The Mountain Laurel
The Journal of Mountain Life

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from the
Heart of the Blue Ridge

Olden Golden Rule Days - Part 4 of 6

By Virginia Webb Mitchell © 1985

Issue: December, 1985

The Christmas play was the highlight of the school year. The back of the room served as a stage and bed sheets were strung on wires for stage curtains. We rehearsed for weeks with the singing of carols and much memorization. Then, when the big day came, some of us became so nervous we forgot our lines, or "drew a blank." Hidden in the wings, our coach fed us the forgotten lines in a "whisper" that could be heard to Chicago.

In addition to presenting plays (a favorite was the reenactment of the flight of Mary and Joseph into Egypt), we would recite poems and readings (some, obviously, our own originals). We delivered these in such a barely audible, sing-song monotone that no one ever accused us of sounding like Charles Laughton or Ethel Barrymore. Our presentations met with such an exhibition that their acting ability surpassed ours.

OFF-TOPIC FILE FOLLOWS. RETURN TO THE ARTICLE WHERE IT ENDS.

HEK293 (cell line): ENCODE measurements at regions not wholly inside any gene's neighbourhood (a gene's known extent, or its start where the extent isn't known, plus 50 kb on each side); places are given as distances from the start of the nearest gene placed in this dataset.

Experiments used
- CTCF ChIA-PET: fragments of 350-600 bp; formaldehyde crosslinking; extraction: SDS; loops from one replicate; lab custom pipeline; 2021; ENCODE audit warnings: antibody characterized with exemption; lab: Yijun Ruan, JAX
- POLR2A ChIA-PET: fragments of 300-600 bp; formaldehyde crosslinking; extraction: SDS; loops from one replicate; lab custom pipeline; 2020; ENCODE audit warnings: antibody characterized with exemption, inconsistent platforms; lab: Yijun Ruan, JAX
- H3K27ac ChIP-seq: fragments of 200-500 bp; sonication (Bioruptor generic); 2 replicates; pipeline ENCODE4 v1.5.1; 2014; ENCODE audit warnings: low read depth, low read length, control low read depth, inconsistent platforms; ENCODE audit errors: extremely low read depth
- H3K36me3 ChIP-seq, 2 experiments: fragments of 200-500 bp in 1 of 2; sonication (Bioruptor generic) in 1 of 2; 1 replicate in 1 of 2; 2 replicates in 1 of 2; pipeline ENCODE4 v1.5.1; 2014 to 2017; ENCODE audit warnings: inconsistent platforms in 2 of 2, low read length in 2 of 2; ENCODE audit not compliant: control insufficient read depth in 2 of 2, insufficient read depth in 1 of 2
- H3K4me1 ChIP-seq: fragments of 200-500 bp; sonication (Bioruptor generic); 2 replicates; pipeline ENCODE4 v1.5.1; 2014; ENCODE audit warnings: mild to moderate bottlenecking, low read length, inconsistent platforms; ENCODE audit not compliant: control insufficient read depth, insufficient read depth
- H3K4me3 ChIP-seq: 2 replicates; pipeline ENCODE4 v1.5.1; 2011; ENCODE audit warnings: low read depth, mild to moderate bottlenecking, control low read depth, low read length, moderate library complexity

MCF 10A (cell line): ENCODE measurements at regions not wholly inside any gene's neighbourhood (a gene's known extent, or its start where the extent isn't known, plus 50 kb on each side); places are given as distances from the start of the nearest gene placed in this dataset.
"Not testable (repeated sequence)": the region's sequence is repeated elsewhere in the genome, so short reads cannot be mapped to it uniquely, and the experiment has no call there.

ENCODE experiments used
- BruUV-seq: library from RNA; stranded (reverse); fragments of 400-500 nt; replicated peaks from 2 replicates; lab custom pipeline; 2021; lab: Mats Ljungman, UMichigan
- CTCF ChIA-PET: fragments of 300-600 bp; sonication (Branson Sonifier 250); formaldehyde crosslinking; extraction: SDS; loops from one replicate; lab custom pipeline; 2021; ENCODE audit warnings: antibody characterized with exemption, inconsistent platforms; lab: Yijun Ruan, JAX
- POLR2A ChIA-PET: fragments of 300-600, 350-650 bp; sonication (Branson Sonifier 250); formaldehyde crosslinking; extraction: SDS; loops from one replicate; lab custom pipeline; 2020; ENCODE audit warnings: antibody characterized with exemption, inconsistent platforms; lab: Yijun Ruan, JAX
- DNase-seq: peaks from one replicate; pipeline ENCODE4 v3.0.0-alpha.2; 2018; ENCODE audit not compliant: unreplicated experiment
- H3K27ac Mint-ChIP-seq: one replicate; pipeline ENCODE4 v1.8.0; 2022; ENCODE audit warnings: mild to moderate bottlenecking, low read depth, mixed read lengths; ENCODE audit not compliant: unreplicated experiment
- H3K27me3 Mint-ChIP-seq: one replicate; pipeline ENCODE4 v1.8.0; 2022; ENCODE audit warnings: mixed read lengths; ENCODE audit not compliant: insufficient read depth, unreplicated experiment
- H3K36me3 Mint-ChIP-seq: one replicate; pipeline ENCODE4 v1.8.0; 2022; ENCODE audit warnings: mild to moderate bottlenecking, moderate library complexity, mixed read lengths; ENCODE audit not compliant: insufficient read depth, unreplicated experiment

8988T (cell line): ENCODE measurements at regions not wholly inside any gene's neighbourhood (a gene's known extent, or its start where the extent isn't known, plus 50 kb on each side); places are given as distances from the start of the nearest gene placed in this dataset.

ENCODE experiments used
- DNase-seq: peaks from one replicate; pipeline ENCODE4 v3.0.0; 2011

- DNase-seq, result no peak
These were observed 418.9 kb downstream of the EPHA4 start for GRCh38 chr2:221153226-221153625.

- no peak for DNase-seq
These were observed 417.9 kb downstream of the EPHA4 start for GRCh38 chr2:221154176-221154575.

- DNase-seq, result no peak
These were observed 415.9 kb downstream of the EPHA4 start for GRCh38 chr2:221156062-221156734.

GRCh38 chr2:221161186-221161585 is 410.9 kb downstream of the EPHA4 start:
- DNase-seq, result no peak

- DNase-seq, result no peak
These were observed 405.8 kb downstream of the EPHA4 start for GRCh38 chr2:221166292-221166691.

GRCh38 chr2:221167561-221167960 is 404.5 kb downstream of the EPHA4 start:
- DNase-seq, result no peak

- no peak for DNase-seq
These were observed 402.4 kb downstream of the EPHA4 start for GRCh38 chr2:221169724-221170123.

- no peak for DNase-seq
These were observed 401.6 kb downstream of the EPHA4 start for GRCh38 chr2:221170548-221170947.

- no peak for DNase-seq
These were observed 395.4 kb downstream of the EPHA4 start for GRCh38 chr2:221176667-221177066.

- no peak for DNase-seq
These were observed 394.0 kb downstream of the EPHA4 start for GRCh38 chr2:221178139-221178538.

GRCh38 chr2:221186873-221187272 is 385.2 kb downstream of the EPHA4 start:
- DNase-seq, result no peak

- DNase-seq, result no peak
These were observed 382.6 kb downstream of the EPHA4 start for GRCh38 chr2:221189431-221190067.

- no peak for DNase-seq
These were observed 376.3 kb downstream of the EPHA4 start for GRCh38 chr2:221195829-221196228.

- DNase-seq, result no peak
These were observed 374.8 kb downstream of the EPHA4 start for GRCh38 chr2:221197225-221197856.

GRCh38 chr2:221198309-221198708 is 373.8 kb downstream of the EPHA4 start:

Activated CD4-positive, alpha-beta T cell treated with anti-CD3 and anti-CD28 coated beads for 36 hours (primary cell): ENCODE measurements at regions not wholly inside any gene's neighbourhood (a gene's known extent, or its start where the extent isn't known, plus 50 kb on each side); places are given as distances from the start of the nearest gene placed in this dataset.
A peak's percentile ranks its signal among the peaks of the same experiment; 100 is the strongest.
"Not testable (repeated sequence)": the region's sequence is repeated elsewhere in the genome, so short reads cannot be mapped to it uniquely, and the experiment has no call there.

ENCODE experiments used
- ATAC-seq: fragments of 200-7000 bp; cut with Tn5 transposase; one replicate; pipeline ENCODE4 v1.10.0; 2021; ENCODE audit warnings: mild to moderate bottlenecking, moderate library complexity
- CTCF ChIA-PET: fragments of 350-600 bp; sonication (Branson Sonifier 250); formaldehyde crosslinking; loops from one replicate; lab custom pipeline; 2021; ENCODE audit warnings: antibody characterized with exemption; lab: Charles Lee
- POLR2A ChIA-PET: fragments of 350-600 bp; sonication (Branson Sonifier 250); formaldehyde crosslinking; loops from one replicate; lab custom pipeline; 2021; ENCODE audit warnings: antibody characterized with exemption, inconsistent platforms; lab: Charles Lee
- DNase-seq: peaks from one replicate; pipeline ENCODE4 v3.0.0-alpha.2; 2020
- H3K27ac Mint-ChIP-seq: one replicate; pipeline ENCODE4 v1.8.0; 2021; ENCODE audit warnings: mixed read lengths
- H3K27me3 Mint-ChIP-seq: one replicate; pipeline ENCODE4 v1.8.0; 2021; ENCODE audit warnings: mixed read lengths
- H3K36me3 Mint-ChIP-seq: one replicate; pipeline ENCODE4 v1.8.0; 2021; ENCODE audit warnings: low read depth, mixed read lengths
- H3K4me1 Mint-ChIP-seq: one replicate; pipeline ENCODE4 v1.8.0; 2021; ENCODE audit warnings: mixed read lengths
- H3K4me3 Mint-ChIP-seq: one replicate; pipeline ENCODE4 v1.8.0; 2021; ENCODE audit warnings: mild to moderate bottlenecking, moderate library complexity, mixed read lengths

The favorite money raising project was the pie supper. It was considered the social event of the school year. These were held in the evening at the school. Girl students and girls from the neighborhood were expected to bring pies to be auctioned off to the masculine gender. The auctioning price began at twenty-five cents and the pie's owner was obliged to eat a slice with the man or boy who paid the highest bid for her pie. Boy students were at a disadvantage because some of the older boys had jobs and enough money to place higher bids on the pies. Sometimes one of these older boys would arrive at the event in a semi-inebriated condition. The very thought of his bidding on our pies would send cold shivers down our spines. I don't recall that my pie was bought by one of these older "pie-eyed" boys, but it did seem that my pie was never bought by the boy of my choice. If I appeared reluctant to partake of my pie with its purchaser, glints of steel from Mother's blue eyes was all the encouragement needed to help me regain my poise and be courteous.